Can you change your business structure? There are many situations in which it makes sense to change a business structure. With a different business structure, your business may be more successful. Perhaps your partnership or sole proprietorship could use more liability protection? If so, you may want to consider a different business structure. However, it's important to understand all of your options before making any changes.

Main Reasons for Changing Business Structure

Forming the legal business structure of an entity is not a one-time proposition. As a business grows, evolves, and changes, it may be wise to update the company's legal structure. And in many cases, it's actually quite easy to modify the structure of a business.

The most common type of change occurs when a simple partnership or sole proprietorship changes to a limited liability company (LLC) or a corporation. When a company is initially started, the owner(s) will select the business structure that is ideal for them at the time of creation. Many small business owners will select a simple partnership or sole proprietorship because it will meet the needs of the company.

If a business structure was never established by a business with only one owner, then the default structure will be a sole proprietorship. Simple partnerships and sole proprietorships are typically the default business structure because they don't have to be registered. Although they're both easy to manage, they do carry some limitations.

Generally, simple partnerships and sole proprietorships are designed for businesses that have no employees and only one or two owners. Also, the two structures don't offer any personal liability protection for the owner. As a business grows, it's important to create a strategy to safeguard personal assets.

According to the Small Business Administration (SBA), "Businesses typically change their legal structure because of a change in business need." Common reasons for making the change include decreasing personal liability risk, increasing potential growth in the business, and decreasing tax liability. A company may decide to make a business structure change because of the following reasons:

  • Company growth: A business will usually change its business structure when it realizes that it has outgrown the benefits of the initial structure. For example, if a small construction company began as a partnership or sole proprietorship and eventually moved on to larger, more dangerous projects, changing the business structure to a corporation or limited liability company (LLC) would provide increased personal liability protection for the owners. Remember that a restructuring is recommended when personal assets of the owner(s) may be in jeopardy due to potential liability of the business.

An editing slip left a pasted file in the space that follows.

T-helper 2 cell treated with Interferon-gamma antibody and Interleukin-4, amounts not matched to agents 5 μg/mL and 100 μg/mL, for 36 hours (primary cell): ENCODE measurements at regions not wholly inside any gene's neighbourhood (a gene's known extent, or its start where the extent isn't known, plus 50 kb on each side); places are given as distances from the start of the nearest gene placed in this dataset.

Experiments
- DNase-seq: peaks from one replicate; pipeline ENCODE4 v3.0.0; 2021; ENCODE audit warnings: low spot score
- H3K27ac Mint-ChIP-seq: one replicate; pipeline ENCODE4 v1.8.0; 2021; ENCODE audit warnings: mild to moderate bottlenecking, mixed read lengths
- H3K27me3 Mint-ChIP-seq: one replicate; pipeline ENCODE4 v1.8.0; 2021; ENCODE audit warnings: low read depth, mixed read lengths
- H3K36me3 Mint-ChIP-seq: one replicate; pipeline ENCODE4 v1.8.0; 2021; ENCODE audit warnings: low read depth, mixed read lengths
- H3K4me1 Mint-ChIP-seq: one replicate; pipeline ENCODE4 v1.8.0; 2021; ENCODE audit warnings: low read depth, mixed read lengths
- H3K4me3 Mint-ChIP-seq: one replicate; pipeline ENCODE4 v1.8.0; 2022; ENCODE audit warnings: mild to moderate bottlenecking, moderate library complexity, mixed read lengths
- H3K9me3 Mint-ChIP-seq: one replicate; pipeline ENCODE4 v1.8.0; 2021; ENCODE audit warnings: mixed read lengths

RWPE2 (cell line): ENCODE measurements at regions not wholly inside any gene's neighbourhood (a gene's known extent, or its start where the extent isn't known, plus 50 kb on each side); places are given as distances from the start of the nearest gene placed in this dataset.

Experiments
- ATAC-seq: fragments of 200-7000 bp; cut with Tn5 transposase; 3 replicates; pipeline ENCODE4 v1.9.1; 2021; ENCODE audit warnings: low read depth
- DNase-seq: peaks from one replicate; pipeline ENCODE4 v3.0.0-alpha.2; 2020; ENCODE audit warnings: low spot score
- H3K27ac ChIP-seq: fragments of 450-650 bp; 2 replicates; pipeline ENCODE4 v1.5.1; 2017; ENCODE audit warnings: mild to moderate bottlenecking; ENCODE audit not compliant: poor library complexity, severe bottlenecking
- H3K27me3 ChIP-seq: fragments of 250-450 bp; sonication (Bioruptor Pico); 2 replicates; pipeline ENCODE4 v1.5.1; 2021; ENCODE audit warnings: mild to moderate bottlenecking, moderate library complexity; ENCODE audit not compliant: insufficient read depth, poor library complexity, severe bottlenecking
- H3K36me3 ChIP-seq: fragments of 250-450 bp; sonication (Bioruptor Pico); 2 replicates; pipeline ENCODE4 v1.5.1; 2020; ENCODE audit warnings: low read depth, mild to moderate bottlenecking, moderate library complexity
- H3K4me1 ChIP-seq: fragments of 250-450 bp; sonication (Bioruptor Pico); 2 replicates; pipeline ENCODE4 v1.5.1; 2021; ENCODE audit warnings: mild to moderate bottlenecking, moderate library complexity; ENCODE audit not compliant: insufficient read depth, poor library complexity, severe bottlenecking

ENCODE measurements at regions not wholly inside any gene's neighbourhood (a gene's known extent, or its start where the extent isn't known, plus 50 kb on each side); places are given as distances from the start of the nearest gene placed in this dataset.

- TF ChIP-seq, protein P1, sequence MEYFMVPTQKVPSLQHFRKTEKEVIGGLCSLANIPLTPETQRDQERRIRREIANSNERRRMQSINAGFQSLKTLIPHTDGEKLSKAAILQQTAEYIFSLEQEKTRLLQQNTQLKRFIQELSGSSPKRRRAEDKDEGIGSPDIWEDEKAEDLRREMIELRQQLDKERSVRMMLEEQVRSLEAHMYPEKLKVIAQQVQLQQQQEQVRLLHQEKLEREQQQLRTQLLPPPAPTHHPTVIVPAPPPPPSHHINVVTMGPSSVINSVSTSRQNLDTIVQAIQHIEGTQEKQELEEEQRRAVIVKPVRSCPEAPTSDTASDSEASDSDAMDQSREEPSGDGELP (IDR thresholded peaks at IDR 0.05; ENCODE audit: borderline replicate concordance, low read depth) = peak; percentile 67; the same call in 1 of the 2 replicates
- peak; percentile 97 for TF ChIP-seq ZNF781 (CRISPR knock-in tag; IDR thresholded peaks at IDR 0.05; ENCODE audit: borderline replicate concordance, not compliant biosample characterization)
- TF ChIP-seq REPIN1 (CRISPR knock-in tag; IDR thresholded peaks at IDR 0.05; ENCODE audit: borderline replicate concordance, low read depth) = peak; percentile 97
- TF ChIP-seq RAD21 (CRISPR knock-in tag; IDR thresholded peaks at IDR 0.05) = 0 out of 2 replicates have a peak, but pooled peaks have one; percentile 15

• Liability protection: A corporation or an LLC will offer more protection for an owner's personal assets.
  • Tax considerations: Individuals preferring to move their tax liability from a pass-through entity to a corporate tax structure will change their business entity type to a corporation. A corporation may lower its current tax liability by retaining income and keeping it in the organization. A pass-through entity pays taxes on the annual total net income and it's funneled through the owner's personal tax return. These entity types include:
    • Partnerships
    • Sole proprietorships
    • LLCs
  • Employees: Businesses that have employees will see their complexity and overall business liability increase. Remember, it's important to consider a business structure that may protect you from potential lawsuits.
  • Going public: A small business may look to raise capital by becoming a corporation and selling shares of the company to the public. Most investors will prefer becoming a partner in a business that has a formal structure. A formal structure will help attract the right type of investors for your business.
  • Change in ownership: Increasing or decreasing the number of owners in a business will typically cause a change in an organization's structure.
  • Need for additional financing: Many banks will request to see a company's formal business structure before approving them for a loan. Without one, a business may not be approved for financing. Creating a formal business structure tells the public that you're taking your business seriously and portrays a level of legitimacy.

What Structure Should You Choose

Before selecting the appropriate structure of a company, it's recommended by the SBA to analyze these five characteristics of the business:

  1. Taxation
  2. Liability
  3. Fees and forms
  4. Operational continuity
  5. Investment needs

If you need help with determining if you can change your business structure, you can post your legal need on UpCounsel's marketplace. UpCounsel accepts only the top 5 percent of lawyers to its site. Lawyers on UpCounsel come from law schools such as Harvard Law and Yale Law and average 14 years of legal experience, including work with or on behalf of companies like Google, Menlo Ventures, and Airbnb.